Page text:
by Elena Santangelo

After "Where do you get your ideas?" the most-asked question of successful writers is "How do you write?" I stress "successful" because I've only been asked this question once. Still, I've heard that other writers have been asked so often, their responses have become downright snide. "With a pen," they'll quip, and go hide under their PC table, not caring if you're so insulted, you won't buy another book.

However, as I said, I've only been asked once. Fortunately, I wrote down my answer, so whenever success comes my way, I can simply set my printer for multiple copies.

In case you've been dying to ask, but too shy, here's a copy for you:

HOW I BEGIN: I sit in front of a blank PC screen, fingers poised over the keys, waiting for divine inspiration, and I type the first word that comes into my head, almost always "chocolate." If the divine is really inspiring me, I sometimes type "dark chocolate" or "Reese's Cups" or "Wilbur Buds." This, of course, is no way to begin a book, so I'll erase the screen and start over, until whatever I've typed LOOKS like the way a novel should begin.

THE MIDDLE: see "HOW I BEGIN", repeat for each chapter.

THE END: A chapter from the end I realize nothing makes sense. Panic ensues. I go back and add five characters, four of whom are extra victims. The book still doesn't make sense, but with all the added carnage, I convince myself no one will notice. I steal a last chapter from a Robin Hathaway book and send the completed opus to my editor.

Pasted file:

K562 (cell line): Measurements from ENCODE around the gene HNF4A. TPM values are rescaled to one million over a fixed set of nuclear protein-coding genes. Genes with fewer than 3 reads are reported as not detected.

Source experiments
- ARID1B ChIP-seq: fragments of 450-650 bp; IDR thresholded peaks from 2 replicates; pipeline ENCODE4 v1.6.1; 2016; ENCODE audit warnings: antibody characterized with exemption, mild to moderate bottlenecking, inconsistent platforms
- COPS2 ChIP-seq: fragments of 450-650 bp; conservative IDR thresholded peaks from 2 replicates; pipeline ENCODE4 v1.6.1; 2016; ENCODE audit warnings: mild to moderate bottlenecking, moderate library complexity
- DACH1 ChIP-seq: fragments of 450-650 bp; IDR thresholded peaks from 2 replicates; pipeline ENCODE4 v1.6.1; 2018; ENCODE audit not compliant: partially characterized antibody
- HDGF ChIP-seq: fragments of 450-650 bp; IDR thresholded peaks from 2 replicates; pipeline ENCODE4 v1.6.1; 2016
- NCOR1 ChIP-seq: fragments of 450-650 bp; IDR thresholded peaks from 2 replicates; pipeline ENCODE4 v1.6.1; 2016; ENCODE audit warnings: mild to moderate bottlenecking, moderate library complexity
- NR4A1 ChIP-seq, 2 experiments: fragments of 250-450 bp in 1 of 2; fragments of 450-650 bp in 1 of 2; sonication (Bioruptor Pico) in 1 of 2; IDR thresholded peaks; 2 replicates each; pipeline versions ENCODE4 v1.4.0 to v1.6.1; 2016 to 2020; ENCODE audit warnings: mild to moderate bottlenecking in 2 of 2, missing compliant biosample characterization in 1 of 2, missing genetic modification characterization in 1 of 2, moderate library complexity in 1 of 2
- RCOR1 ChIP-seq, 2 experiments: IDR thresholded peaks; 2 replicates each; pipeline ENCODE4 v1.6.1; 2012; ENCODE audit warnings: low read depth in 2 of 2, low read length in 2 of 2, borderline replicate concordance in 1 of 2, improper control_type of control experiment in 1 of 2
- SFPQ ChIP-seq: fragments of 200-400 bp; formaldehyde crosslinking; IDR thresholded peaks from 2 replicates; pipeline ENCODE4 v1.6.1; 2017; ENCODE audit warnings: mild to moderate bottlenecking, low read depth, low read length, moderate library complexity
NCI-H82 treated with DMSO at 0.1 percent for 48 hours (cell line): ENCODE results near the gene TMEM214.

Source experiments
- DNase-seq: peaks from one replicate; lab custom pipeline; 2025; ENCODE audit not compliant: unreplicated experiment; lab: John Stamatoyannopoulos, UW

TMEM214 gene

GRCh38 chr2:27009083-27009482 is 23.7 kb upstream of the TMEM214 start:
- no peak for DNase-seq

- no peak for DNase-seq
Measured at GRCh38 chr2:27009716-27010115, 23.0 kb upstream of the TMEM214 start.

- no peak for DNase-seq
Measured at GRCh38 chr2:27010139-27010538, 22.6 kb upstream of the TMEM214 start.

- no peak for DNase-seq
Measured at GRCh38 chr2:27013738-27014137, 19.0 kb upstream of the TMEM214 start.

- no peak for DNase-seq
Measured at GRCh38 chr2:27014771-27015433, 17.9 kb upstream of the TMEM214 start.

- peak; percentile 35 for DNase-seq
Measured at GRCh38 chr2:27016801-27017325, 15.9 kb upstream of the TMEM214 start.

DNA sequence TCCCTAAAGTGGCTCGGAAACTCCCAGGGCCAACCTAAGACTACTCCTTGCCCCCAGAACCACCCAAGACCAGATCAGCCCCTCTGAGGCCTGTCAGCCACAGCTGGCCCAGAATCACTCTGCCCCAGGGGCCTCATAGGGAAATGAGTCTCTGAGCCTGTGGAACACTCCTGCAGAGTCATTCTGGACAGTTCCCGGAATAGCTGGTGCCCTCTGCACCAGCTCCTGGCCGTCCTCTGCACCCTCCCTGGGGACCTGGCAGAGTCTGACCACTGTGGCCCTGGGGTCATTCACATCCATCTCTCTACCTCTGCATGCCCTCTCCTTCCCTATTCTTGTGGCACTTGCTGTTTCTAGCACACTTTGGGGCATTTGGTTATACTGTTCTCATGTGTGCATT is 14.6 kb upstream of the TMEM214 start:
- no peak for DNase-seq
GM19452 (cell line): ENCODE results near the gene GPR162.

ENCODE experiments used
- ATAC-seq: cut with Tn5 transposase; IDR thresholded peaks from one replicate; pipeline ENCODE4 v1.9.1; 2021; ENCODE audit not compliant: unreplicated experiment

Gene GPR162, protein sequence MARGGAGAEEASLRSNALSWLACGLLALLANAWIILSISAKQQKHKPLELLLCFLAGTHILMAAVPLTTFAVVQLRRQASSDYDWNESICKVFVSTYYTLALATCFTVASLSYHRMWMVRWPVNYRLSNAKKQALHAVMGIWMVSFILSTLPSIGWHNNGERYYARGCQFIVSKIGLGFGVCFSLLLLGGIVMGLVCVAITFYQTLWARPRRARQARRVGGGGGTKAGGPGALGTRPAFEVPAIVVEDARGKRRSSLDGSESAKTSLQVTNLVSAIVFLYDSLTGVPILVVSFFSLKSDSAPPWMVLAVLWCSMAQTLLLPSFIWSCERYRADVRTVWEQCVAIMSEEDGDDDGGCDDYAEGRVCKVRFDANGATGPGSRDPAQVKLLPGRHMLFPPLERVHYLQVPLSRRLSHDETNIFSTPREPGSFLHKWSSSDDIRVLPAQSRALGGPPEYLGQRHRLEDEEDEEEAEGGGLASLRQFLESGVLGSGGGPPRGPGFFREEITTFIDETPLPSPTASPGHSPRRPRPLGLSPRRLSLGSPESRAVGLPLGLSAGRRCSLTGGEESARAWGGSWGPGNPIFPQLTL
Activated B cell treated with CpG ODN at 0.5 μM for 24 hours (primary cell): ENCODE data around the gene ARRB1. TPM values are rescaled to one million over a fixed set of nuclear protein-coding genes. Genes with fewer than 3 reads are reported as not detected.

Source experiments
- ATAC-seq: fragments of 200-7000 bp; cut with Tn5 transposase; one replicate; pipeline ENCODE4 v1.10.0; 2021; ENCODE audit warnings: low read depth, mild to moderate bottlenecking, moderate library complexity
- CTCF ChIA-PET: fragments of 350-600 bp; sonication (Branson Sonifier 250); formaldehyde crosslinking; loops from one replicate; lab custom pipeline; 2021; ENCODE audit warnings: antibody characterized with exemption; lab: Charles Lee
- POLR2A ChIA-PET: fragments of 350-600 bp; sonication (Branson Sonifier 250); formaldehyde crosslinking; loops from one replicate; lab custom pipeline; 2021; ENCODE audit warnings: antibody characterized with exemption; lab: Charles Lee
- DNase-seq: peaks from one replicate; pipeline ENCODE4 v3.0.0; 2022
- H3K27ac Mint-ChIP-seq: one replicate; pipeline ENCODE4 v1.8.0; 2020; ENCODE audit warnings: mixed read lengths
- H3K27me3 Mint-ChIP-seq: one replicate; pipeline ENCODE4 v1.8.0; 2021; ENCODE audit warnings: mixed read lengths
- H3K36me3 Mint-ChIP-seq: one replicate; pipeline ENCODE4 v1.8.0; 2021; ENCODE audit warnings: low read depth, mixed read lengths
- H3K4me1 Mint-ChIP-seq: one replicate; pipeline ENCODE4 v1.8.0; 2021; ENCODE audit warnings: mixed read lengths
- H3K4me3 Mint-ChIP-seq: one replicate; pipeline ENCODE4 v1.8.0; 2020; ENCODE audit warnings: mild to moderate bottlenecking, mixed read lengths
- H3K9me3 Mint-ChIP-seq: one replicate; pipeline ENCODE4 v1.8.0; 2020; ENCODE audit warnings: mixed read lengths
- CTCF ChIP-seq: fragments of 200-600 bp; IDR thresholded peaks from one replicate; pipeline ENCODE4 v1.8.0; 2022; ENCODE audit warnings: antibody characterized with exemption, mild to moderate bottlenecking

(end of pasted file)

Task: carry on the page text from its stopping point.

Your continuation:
THE REVISIONS: I love revisions. Especially if I'm reading someone else's book. I sit there for hours, saying things like, "What a dope! She should have made Stanley a cross-dresser and given Gwynned a limp." The part of revisions I hate is when my editor sends back my manuscript, telling me to eliminate five characters, tie up all the loose ends, and rewrite the last chapter so at least the names match.

MY FINAL ANSWER: There can be no one way to write a book. The creative process is absolutely unique in each individual and, I'm finding, to each project. How much structure is necessary depends on a writer's personality. Since the main kick I get from writing involves creating order from chaos (see THE END above), too much structure up front (outlining) would spoil the epiphany I experience near the end ("So that's who did it! Elena, you're brilliant!").

People decorate rooms in different ways: some make diagrams, some just shove furniture around until it looks right, some care about matching colors, some purposefully use contrasts, some only want a place to show off Aunt Hecuba's plastic Santa collection. What matters isn't the process of how a room is redone, but whether anyone will want to spend time there when it's finished.

Copyright 2006, Elena Santangelo

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